Terms & Conditions
THE COLUMBUSITE, LLC
A note about our legal structure, and how we build our team.
Thank you for your interest in The Columbusite. It is our privilege and honor to provide a comprehensive resource for arts and culture in The Chattahoochee Valley. At any given time you will find our extended team to be comprised of writers, artists, photographers, interns, and creative entrepreneurs. Every individual who works for us highly values the impact the arts have in our community. We hire contributors and independent contractors on a regular basis to assist us in the production of our content. It is our ever-evolving team of people who make The Columbusite operate at full force, 365 days a year, for our audience.
The truth about Intellectual Property. (It is, in fact, property.)
Due to the highly visual nature of our content and the close relationships we work to build and maintain through supporting artists and creative entrepreneurs, we take copyright and intellectual property rights very seriously. Many often consider these areas of legal protection "invisible" and therefore inconsequential. Nothing could be further from the truth.
In short, the fine print matters. For it is there, and often only there, that an artist's work is protected by the law. By honoring and upholding the laws developed to protect creative individuals, we each do our part to ensure the artists we support receive credit and compensation for their work at all times. We take it as our highest responsibility to protect and honor the rights of creative individuals - both those on our team and those whose work we share with our audience.
When you read The Columbusite, you do so with the guarantee that the artists and content you are reading are shared in an ethical and legal method. We put protecting the rights of the artists whose work we share above any other task we have. If you find an image or source we have not listed appropriately, please contact us and we will rectify the situation immediately.
The Columbusite takes legal matters of intellectual property to heart, and we ask the same of our audience. If you see something you'd like to share, please do so! Just ask permission first, and credit the source when sharing. Failure to do so will result in written contact from our team requesting appropriate measures taken. Failure to comply to this request will result in legal action.
Unsure how to do your part to protect the work of others? It's simple, really.
When in doubt, ask for permission before you share.
Giving credit to an object or idea's creator is not optional.
Thank you for joining us in our effort to educate and equip our community to honor and ethically support the work of local artists. Again, please reach out if you have a question about this matter or any content on our website. Need to reach someone on our team? Check our staff page for direct links, or simply contact us here and we'll happily connect you!
Carrie Beth Wallace
Founder, Editor - in - Chief
Is the idea of intellectual property new to you?
Here's a brief explanation and list of additional resources for your convenience.
Below is a fantastic explanation from our favorite resource on the topic of intellectual property for creatives, Business and Legal Forms for Photographers by Tad Crawford, copublished with the American Society of Media Photographers. While written specifically for photographers, intellectual property applies to all creative endeavors as illustrated in this superb definition from the World Intellectual Property Organization (WIPO) :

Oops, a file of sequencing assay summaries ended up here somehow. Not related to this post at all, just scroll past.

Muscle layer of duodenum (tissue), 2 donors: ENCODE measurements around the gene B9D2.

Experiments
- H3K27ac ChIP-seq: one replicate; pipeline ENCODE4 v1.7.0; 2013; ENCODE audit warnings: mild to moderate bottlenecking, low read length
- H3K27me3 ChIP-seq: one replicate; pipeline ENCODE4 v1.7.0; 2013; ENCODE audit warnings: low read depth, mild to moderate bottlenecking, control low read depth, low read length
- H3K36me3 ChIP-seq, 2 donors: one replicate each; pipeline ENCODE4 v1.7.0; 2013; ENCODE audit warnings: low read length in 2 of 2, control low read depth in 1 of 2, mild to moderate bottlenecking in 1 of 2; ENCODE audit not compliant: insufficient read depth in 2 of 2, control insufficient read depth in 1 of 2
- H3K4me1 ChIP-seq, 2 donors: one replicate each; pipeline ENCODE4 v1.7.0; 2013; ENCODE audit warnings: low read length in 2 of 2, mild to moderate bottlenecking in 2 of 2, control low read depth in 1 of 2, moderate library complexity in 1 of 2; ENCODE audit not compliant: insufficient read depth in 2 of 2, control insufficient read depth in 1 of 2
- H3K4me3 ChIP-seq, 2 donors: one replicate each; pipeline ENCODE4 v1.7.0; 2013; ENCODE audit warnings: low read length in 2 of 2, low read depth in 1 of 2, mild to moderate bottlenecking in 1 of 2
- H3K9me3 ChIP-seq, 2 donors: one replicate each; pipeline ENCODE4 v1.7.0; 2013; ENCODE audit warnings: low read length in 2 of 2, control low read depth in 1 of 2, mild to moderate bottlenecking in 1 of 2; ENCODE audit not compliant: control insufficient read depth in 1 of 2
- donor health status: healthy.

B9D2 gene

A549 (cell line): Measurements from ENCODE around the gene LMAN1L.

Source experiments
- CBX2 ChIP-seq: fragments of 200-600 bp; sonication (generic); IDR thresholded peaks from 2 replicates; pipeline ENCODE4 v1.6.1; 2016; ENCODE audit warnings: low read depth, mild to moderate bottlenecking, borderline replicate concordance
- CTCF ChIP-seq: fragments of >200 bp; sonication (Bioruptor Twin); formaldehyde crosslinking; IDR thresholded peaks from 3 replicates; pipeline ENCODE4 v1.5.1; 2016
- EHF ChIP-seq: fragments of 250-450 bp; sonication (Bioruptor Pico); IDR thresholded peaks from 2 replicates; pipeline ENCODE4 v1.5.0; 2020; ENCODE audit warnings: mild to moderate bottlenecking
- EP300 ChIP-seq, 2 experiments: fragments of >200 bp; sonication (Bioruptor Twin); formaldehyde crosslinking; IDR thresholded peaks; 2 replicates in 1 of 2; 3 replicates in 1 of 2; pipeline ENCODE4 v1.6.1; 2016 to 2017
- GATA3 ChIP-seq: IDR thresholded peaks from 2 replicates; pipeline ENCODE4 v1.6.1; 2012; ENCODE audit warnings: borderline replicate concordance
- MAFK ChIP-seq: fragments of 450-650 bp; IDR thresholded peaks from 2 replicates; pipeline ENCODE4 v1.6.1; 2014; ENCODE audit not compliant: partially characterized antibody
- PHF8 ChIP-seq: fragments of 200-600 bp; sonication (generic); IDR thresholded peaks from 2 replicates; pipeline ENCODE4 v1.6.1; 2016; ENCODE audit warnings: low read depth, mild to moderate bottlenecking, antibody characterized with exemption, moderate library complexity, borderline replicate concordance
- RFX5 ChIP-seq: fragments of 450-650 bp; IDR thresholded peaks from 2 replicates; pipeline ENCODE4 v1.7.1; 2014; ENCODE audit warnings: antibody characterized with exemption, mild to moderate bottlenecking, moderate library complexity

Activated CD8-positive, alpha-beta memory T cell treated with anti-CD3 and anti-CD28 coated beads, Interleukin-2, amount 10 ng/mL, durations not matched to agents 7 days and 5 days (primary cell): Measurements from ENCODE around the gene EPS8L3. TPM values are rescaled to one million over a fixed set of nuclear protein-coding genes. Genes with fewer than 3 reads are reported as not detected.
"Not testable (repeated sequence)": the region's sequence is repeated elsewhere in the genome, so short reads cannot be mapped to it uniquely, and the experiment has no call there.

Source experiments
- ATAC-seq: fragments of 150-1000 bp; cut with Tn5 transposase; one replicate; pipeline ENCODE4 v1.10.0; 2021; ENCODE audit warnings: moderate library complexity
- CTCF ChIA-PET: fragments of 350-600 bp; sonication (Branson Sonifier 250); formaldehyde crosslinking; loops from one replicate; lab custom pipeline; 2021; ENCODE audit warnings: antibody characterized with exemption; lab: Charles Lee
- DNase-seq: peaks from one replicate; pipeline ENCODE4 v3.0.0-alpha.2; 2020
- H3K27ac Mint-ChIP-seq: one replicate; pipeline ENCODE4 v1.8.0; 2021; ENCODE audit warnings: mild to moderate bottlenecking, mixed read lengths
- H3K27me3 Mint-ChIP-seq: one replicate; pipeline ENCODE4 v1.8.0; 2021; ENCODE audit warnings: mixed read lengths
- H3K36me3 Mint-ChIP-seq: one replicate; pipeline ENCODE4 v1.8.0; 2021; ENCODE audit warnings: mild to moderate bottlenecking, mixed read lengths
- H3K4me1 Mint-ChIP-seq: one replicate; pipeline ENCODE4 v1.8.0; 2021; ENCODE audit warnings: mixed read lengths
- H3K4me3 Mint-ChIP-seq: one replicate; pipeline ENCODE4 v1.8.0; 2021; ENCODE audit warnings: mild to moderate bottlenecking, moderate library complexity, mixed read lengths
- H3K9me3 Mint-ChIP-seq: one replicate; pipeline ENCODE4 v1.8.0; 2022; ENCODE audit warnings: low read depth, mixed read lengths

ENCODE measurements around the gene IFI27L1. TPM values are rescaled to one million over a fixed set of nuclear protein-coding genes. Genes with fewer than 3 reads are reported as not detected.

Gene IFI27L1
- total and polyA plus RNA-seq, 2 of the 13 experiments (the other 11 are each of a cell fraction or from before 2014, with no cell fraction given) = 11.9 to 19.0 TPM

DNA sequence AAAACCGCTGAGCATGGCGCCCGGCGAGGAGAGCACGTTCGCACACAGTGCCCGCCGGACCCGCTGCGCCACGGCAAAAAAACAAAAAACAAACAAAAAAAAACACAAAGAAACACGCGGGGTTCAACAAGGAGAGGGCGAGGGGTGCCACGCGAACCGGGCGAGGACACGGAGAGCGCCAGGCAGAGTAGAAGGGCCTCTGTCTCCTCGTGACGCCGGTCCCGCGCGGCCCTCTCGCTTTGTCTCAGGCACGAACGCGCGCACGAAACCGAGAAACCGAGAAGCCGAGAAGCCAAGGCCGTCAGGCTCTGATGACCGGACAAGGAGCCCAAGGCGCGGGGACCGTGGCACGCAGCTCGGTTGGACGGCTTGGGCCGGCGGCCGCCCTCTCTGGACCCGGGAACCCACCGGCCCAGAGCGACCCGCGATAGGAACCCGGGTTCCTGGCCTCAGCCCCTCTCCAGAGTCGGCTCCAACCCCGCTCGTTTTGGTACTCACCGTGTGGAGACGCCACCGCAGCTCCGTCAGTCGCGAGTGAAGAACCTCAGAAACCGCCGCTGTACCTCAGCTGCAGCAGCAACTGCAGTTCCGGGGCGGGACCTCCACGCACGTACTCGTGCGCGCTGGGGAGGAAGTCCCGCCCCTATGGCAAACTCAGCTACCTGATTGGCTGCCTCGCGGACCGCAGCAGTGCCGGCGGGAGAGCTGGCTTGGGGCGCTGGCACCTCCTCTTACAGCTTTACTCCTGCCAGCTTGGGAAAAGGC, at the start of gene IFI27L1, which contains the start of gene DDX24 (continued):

"(IP) refers to creations of the mind, such as inventions;
literary and artistic works; designs;
and symbols, names and images used in commerce."
From Business and Legal Forms for Photographers
Crawford, Tad. © 2015
Excerpt from p. 137
(Find the book here)
"Certain projects require obtaining permission from the owners of copyrighted materials such as illustrations, photographs, paintings, articles, or books. The individual ignores obtaining such permissions at great peril. Not only is it unethical to use someone else's work without permission, it can also lead to liability for copyright infringement and breach of contract.
Of course, some copyrighted works have entered the public domain, which means that they can be freely copied by anyone. For works published on or before December 31, 1977, the maximum term of copyright protection was 95 years. However, copyrights have expired for all United States works registered or published prior to 1923. Copyrights obtained from 1923- 1963 have a 95 year term if these copyrights were renewed, while copyrights from 1964-1977 benefit from automatic renewal and definitely have a 95 year term. Authors should also keep in mind that foreign countries may confer different terms of copyright protection.
For works published on or after January 1, 1978, the term of protection is usually the life of the creator plus 70 years, so these works would only be in public domain if copy right notice had been omitted or improper... The absence of copyright notice on works published between January 1, 1978 and February 28, 1989 (when the United States joined the Berne Copyright Union) does not necessarily mean the work entered public domain. On or after March 1, 1989, copyright notice is no longer required to preserve copyright protection, although such notice does confer some benefits under the copyright law. A basic rule would be to obtain permission for any work published on or after January 1, 1978, unless certain the work is in the public domain."
Are you an artist?
World Intellectual Property Organization
Art Law Journal from Artpreneur Article: What does intellectual property protect?
From Stanford University: Overview of Intellectual Property Laws
Last updated, May 2019.